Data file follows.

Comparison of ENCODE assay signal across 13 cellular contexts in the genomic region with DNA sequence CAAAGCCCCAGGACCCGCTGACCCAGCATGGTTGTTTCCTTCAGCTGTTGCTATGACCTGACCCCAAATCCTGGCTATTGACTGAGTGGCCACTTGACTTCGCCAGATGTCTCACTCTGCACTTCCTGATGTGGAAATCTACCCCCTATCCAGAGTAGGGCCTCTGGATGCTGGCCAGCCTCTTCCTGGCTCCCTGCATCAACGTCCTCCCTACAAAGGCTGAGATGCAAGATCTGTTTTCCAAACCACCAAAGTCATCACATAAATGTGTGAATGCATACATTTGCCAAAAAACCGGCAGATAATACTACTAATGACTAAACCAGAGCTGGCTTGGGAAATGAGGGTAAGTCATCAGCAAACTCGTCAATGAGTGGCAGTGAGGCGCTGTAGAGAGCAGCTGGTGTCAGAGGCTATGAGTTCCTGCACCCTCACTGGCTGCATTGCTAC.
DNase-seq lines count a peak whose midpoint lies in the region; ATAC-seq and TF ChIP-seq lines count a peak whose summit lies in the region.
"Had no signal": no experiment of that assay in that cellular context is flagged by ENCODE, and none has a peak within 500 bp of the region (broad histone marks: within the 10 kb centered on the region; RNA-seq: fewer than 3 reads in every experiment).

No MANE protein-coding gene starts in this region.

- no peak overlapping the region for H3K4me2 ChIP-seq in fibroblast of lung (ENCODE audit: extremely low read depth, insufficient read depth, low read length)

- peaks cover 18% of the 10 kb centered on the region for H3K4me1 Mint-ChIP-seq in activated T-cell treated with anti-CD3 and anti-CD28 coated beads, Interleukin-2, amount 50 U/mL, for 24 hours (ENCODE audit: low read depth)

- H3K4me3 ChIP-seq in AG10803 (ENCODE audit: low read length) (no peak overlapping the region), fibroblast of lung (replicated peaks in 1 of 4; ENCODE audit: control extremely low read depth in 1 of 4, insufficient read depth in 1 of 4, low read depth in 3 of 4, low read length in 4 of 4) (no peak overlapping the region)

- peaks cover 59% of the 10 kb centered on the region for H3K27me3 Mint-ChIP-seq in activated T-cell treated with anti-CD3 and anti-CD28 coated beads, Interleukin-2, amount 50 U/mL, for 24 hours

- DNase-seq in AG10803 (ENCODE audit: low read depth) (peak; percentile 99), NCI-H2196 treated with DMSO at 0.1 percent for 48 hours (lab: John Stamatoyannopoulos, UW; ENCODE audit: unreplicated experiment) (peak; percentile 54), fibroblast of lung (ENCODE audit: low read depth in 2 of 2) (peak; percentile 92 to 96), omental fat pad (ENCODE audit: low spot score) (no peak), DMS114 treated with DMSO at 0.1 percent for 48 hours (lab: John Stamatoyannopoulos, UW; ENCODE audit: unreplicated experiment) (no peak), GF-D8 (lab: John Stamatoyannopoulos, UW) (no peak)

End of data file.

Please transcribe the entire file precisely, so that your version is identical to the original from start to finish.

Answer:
Comparison of ENCODE assay signal across 13 cellular contexts in the genomic region with DNA sequence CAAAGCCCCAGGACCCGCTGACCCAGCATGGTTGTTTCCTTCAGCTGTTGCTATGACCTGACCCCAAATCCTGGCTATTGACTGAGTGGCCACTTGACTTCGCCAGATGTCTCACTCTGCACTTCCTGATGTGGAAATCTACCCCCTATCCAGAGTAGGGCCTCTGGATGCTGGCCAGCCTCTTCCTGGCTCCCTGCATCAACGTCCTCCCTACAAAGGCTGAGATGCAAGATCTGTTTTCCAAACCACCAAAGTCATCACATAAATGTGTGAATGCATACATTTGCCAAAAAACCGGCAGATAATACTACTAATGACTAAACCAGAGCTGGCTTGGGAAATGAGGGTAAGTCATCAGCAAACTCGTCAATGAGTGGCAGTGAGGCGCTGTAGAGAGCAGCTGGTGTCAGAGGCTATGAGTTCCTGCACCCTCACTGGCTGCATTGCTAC.
DNase-seq lines count a peak whose midpoint lies in the region; ATAC-seq and TF ChIP-seq lines count a peak whose summit lies in the region.
"Had no signal": no experiment of that assay in that cellular context is flagged by ENCODE, and none has a peak within 500 bp of the region (broad histone marks: within the 10 kb centered on the region; RNA-seq: fewer than 3 reads in every experiment).

No MANE protein-coding gene starts in this region.

- no peak overlapping the region for H3K4me2 ChIP-seq in fibroblast of lung (ENCODE audit: extremely low read depth, insufficient read depth, low read length)

- peaks cover 18% of the 10 kb centered on the region for H3K4me1 Mint-ChIP-seq in activated T-cell treated with anti-CD3 and anti-CD28 coated beads, Interleukin-2, amount 50 U/mL, for 24 hours (ENCODE audit: low read depth)

- H3K4me3 ChIP-seq in AG10803 (ENCODE audit: low read length) (no peak overlapping the region), fibroblast of lung (replicated peaks in 1 of 4; ENCODE audit: control extremely low read depth in 1 of 4, insufficient read depth in 1 of 4, low read depth in 3 of 4, low read length in 4 of 4) (no peak overlapping the region)

- peaks cover 59% of the 10 kb centered on the region for H3K27me3 Mint-ChIP-seq in activated T-cell treated with anti-CD3 and anti-CD28 coated beads, Interleukin-2, amount 50 U/mL, for 24 hours

- DNase-seq in AG10803 (ENCODE audit: low read depth) (peak; percentile 99), NCI-H2196 treated with DMSO at 0.1 percent for 48 hours (lab: John Stamatoyannopoulos, UW; ENCODE audit: unreplicated experiment) (peak; percentile 54), fibroblast of lung (ENCODE audit: low read depth in 2 of 2) (peak; percentile 92 to 96), omental fat pad (ENCODE audit: low spot score) (no peak), DMS114 treated with DMSO at 0.1 percent for 48 hours (lab: John Stamatoyannopoulos, UW; ENCODE audit: unreplicated experiment) (no peak), GF-D8 (lab: John Stamatoyannopoulos, UW) (no peak)